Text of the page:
Bartow was Station No. 11 on the old Central Railroad of Georgia line between Savannah and Macon. In the mid-1800s, it was also known as Spier's Turnout, a turnout being a switch that allows trains to move off the main track to a side track or spur. The place was given its present name to honor Francis S. Bartow, a Georgian killed in the First Battle of Manassas.
On November 28-29, 1864, Sherman's troops passed through here, continuing their destruction of the railroad during the March to the Sea. This was often accomplished, according to a Massachusetts soldier, by "tipping the whole track over, passing the men down from left to right & keeping it going like a row of bricks & then piling up the ties & lifting the whole length of stringer & rail on top to burn the whole; lighting a continuous fire of pitch rails along both sides of the stringer & rail to burn & warp them."*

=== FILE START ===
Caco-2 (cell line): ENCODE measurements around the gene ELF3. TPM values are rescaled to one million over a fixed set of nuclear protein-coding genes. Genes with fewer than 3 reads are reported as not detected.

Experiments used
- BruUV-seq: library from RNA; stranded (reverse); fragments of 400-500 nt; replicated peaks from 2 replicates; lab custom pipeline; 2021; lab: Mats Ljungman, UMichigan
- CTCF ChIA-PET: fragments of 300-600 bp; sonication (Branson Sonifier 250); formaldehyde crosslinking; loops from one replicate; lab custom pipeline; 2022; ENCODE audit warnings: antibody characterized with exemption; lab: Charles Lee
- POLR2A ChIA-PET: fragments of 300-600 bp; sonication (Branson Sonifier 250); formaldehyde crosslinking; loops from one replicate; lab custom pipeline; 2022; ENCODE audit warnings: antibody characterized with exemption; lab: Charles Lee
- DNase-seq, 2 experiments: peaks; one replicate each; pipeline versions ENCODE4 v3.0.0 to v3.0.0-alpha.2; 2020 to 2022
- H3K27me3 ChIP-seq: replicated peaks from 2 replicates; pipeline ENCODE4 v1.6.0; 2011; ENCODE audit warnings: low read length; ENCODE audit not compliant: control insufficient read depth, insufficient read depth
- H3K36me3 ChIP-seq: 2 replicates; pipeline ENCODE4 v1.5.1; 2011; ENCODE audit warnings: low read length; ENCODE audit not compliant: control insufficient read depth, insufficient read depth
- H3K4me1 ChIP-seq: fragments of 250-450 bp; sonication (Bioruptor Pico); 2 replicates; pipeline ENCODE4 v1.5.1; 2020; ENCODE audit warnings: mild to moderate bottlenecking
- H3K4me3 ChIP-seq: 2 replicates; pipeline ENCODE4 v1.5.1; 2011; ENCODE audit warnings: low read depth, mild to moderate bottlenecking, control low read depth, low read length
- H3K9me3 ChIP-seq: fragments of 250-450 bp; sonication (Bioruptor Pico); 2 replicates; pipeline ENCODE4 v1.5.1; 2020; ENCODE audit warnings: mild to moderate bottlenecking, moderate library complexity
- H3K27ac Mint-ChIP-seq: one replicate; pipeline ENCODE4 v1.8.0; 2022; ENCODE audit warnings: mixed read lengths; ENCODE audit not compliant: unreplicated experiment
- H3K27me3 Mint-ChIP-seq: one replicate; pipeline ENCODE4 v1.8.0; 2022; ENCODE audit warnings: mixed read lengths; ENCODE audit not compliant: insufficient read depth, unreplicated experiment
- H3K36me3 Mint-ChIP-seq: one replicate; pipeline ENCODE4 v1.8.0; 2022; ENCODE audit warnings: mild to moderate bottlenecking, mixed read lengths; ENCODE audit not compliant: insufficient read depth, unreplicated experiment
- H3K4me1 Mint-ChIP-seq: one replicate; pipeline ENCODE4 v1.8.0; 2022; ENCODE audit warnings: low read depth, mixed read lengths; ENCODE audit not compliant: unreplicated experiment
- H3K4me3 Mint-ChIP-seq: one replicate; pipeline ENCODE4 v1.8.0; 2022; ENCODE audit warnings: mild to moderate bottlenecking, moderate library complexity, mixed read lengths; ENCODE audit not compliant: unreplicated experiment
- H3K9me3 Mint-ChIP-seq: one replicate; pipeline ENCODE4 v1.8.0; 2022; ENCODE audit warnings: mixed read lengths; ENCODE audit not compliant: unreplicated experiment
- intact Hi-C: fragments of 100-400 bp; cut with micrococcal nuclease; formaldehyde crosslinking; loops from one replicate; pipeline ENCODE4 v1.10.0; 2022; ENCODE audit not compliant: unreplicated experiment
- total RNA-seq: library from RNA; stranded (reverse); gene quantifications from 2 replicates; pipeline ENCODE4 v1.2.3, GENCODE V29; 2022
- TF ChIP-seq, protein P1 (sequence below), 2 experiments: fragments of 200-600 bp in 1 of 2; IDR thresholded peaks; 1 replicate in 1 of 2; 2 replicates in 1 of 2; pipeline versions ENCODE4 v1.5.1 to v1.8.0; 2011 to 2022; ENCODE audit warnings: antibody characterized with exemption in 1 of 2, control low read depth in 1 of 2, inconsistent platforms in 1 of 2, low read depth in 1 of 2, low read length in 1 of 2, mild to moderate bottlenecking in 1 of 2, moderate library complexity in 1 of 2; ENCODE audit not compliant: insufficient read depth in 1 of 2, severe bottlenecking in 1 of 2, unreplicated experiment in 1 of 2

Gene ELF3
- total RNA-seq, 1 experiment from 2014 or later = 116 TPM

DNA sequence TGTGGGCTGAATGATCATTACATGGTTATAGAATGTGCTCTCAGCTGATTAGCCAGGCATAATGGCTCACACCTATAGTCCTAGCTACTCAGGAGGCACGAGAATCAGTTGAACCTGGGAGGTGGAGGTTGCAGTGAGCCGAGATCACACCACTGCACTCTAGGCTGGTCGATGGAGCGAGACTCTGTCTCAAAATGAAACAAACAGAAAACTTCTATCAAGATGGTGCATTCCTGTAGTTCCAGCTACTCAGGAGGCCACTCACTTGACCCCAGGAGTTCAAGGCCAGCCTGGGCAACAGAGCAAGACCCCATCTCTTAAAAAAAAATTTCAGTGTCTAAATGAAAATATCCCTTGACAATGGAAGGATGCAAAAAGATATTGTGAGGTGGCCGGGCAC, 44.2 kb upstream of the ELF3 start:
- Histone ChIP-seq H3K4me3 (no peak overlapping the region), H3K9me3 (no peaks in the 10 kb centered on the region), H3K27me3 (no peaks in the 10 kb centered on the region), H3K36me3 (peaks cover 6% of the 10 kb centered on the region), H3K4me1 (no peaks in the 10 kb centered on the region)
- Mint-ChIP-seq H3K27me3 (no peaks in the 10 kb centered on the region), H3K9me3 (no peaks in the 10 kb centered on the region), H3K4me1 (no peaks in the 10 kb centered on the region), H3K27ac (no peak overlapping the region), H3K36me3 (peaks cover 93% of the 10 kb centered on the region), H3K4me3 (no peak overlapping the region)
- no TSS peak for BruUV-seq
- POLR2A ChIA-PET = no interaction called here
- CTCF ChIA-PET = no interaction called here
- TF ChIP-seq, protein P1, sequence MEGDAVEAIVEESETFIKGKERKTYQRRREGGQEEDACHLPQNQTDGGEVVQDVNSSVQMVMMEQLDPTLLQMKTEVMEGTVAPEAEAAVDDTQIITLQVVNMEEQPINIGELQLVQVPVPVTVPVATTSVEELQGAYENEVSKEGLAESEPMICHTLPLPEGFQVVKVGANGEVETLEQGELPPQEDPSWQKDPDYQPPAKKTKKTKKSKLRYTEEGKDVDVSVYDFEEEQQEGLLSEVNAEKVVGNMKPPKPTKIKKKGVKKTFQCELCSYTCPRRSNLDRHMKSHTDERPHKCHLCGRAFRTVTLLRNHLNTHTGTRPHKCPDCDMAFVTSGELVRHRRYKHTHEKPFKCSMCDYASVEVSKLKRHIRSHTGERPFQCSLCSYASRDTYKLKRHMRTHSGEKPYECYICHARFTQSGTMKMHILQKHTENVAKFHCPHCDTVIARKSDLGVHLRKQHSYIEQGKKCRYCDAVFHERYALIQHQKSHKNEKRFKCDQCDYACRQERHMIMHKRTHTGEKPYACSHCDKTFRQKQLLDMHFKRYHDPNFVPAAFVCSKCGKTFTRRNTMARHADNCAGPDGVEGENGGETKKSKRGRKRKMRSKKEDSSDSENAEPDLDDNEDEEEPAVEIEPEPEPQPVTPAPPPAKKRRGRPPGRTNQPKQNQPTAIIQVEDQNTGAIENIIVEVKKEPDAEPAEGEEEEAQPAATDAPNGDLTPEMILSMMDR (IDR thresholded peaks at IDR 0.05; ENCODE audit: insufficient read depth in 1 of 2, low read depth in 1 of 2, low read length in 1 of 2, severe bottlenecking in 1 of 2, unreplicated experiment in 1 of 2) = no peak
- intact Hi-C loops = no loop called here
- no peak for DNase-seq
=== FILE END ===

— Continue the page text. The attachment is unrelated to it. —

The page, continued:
The present depot was built in 1869 to replace the earlier structure destroyed by Sherman's army.